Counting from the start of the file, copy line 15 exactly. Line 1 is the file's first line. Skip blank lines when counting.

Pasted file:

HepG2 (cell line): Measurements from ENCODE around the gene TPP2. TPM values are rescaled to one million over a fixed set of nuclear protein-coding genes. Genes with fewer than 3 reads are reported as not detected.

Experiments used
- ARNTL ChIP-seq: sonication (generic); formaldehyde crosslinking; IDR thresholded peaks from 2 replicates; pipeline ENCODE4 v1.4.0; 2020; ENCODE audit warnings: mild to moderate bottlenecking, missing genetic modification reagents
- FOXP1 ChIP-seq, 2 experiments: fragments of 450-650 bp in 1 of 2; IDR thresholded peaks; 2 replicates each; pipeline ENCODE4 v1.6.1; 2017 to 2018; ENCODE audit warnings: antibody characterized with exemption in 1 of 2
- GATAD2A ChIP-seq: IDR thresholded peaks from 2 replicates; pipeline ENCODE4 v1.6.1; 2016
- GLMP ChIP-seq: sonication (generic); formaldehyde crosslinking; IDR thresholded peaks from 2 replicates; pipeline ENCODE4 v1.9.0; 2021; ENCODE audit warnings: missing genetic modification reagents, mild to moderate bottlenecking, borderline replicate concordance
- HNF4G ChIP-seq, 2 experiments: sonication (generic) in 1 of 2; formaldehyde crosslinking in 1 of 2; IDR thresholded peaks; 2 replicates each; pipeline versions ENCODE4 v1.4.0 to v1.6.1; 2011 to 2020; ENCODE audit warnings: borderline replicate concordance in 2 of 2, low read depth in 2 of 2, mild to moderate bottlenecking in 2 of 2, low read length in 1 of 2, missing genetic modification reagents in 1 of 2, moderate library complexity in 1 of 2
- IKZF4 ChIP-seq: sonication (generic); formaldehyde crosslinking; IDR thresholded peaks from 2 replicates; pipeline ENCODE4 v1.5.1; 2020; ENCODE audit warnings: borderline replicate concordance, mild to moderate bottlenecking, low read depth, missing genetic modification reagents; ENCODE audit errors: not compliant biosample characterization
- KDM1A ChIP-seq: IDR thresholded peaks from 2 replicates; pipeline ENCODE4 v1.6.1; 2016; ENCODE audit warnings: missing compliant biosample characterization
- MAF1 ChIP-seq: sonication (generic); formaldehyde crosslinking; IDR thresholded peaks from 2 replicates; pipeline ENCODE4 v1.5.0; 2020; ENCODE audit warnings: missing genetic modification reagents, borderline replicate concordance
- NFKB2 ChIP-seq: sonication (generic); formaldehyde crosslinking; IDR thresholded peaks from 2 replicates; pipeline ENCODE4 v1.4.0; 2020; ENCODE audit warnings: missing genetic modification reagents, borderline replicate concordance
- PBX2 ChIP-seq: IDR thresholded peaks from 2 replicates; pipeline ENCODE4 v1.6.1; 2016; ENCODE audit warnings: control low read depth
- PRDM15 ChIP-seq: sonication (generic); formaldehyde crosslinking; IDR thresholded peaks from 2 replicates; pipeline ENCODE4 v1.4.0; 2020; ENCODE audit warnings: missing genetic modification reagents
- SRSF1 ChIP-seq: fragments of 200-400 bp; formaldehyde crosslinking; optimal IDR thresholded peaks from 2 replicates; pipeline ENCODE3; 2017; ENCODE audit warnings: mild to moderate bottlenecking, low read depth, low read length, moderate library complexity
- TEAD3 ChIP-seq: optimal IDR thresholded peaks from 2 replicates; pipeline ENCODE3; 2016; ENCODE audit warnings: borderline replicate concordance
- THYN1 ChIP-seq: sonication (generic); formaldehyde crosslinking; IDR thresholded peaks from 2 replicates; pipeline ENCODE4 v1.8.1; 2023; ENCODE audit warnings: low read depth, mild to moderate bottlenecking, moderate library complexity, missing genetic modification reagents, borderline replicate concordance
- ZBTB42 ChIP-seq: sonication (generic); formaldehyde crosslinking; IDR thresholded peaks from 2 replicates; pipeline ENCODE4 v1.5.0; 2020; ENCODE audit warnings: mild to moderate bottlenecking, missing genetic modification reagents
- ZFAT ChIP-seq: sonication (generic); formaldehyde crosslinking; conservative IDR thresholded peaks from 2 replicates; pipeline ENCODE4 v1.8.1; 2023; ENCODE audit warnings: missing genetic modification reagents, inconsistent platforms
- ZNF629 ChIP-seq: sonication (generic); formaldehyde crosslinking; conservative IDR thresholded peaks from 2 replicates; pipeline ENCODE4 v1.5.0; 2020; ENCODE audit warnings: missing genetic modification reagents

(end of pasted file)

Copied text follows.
- TEAD3 ChIP-seq: optimal IDR thresholded peaks from 2 replicates; pipeline ENCODE3; 2016; ENCODE audit warnings: borderline replicate concordance